I stepped off the plane and was greeted by the fellow who was there to help get me from the gate to the baggage area. I told him immediately that I would walk up the long ramp into the airport. I am not good at walking, I have very poor balance, but if I go slow, hold my hand up against the wall touching it all the way, I can manage. It seems that the extra information from my fingertips on the wall assists with the balance. I don't like being pushed up hill. I know that I'm a big guy and I don't want to cause injury or stress for someone assisting me. The fellow walked a bit ahead of me at first and then, as I continued very slowly, he got up to the end of the ramp.
Just as I got there, I noticed him notice someone out in the gate area. He pointed his head back at me and then held up his arms wide, with his fingers held such like he was describing something very wide, and then puffed out his cheeks. All to indicate to someone through crude signs that I was hugely fat. Well, I am hugely fat, but I don't like being mocked or mimicked in any way. I was immediately angry. I mean I WAS RIGHT THERE. HE DID IT RIGHT IN FRONT OF ME. I said to him, 'I saw what you did.' He looked over at me, grinning, as if it was a big joke and that my seeing it and being hurt by it made it even funnier.
I sat in my chair. By now I was winded and in my upset I'd lost my balance entirely. I was in danger of falling. Once seated I turned to him and said, 'You will not help me, get away from me and get away from me right now.' He started towards the back of the chair, obviously about to push me out into the gate area. I now shouted, 'If you touch this chair I will consider it assault, now get away from me and get out of here!!!!' The fellow at the gate, whomever was in charge, came over and I said, 'I saw what he did, he stood there in front of a gate full of people and mocked me, made fun of my weight, I will not be treated this way.' The mocker, didn't even try to deny what he had done, he just said, to the fellow, not to me, 'Sorry.'
I wanted then to make a complaint but the man wouldn't leave, he just stood there trying to muffle laughter. To him this was just plain funny. Maybe fat people look ridiculous when upset or something. I tried and tried to get the gate attendant to get him away from me. Finally he sent the fellow to help another passenger in a wheelchair. Right, when someone alleges that an assistance staff has engaged in abusive behaviour, send them to help others. Don't investigate the claim, don't take it seriously, just try to calm down one upset wheelchair user and act in complicity with the abuser by simply assigning them a different person. Good strategy. I wonder why there is so much abuse of people with disabilities - maybe it's because people just don't want to take it seriously.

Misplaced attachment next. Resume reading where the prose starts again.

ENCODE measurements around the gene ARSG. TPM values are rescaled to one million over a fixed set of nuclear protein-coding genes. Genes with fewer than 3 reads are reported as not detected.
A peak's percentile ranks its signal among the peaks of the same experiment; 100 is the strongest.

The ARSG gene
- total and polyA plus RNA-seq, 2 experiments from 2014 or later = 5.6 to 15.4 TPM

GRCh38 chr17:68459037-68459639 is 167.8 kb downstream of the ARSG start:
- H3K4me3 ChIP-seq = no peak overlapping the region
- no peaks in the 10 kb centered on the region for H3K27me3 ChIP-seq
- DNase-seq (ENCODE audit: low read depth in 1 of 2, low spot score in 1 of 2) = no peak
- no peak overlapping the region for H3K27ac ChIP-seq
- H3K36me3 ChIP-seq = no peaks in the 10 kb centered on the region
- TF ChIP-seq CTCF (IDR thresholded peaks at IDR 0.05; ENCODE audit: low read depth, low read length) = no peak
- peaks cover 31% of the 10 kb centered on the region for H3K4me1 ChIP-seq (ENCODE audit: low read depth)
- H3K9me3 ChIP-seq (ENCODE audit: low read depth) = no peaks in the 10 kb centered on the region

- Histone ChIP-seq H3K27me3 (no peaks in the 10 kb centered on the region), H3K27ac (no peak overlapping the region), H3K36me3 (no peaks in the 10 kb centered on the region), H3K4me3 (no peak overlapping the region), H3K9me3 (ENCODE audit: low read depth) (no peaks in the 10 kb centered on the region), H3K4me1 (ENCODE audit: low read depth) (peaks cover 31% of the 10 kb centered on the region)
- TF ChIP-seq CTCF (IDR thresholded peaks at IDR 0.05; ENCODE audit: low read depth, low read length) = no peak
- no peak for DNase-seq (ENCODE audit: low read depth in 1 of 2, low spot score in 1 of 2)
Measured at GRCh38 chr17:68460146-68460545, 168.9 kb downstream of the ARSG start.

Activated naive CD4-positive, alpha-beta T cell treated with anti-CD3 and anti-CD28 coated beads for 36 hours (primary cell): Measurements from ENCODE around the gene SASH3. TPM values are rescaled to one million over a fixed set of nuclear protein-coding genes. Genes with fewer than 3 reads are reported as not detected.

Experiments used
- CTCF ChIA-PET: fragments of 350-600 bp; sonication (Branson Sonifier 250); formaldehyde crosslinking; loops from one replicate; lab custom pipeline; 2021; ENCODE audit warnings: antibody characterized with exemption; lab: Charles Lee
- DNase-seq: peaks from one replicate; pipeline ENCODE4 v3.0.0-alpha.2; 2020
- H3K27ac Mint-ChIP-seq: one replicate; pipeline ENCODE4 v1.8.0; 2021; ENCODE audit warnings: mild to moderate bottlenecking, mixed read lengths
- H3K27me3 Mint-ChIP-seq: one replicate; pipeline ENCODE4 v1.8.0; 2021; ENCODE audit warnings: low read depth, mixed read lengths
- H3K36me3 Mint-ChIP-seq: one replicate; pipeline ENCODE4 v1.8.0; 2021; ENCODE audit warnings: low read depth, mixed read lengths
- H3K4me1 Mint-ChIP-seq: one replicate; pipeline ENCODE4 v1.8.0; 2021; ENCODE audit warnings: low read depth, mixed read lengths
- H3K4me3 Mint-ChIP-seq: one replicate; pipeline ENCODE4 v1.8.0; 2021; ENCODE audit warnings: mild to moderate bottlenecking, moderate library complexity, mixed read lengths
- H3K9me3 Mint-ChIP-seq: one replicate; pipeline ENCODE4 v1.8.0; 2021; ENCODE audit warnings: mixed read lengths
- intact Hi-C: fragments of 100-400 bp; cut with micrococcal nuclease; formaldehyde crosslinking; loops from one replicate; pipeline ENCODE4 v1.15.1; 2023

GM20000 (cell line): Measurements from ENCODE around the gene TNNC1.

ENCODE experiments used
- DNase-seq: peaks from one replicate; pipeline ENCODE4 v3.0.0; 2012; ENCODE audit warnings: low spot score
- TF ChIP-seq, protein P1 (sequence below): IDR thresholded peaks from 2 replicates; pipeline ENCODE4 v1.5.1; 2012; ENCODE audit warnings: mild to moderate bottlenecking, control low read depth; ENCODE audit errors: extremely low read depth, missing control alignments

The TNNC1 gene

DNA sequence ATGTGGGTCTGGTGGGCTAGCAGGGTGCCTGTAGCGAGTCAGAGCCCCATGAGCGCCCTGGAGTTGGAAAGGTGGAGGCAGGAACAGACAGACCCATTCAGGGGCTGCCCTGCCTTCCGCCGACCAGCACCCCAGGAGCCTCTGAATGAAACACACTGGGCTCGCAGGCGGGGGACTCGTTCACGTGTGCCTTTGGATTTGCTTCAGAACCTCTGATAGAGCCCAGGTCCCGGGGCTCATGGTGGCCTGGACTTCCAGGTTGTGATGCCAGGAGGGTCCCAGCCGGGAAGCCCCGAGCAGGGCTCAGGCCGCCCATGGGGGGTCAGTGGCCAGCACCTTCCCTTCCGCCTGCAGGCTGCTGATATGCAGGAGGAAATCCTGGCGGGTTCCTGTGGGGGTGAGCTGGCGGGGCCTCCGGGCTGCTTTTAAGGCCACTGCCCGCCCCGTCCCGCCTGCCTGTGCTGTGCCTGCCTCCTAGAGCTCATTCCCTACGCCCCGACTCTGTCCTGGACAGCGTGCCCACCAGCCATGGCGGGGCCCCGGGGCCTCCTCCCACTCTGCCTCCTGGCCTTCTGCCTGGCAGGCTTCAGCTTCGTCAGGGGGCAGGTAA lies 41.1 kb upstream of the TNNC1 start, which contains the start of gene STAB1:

Now, we are stuck at the gate. I notice when I roll myself out that there is an eerie quiet at the gate. They'd all seen a show and were waiting to see how it played out. I didn't realize, until later because I was upset, that many of them would have seen what he did. Any one of them could have spoken up. Not one of them did. They all, seemed by their silence, to either approve of what he did - he was only mocking a fat guy after all, it's not like he said anything racist or sexist or homophobic - or they disapproved of my loud complaint. I couldn't sit there in a room full of people who stared out the edges of their eyes. I pushed on to the elevator.
On the way to the baggage, I saw someone from the flight and spoke to her. I described what happened. I needed help to get to baggage but would not take help from someone who felt comfortable to make a joke about my size in front of me and in front of at least a hundred waiting for the next flight. After I told her what happened it actually took her a moment to say, 'Oh, right, he shouldn't have done that.' She clearly didn't see the seriousness of it, the effect that would have had on my sense of self and how difficult it would be to turn and face a room of people after they'd seen his crude imitation of me.
We got to the baggage under our own steam. I managed to get up several long ramps. Joe and I, together, got out and to the rental car.
I constantly hear about the 'power of one' ... the idea that one person can make a difference. Well one person can - but the difference they make is a choice. We need to remember that one person can lift a spirit but that another person can lift a gun. We need to remember that one person my choose to show kindness but that a hundred, individual, one persons can watch someone humiliate another and choose to say nothing. It is never 'one person' and 'many people' ... it's always, only and ever, 'one'.
I am as angry at the 'one person' who choose to make what had been a good flight an unpleasant one as I am at all those who watched, in silent approval - because silence is consent - as 'one man' openly humiliated 'one man'.
Joe said as we drove away, 'Don't forget check in, don't forget the ride, don't forget the people on the plane, don't forget the kindness in the face of the cruelty.' And he's right. That's why I told this story in stages. There was so many people, all individuals, who made the decision to be helpful and kind. I can't let 'one person make a difference'.
But gosh, that's hard.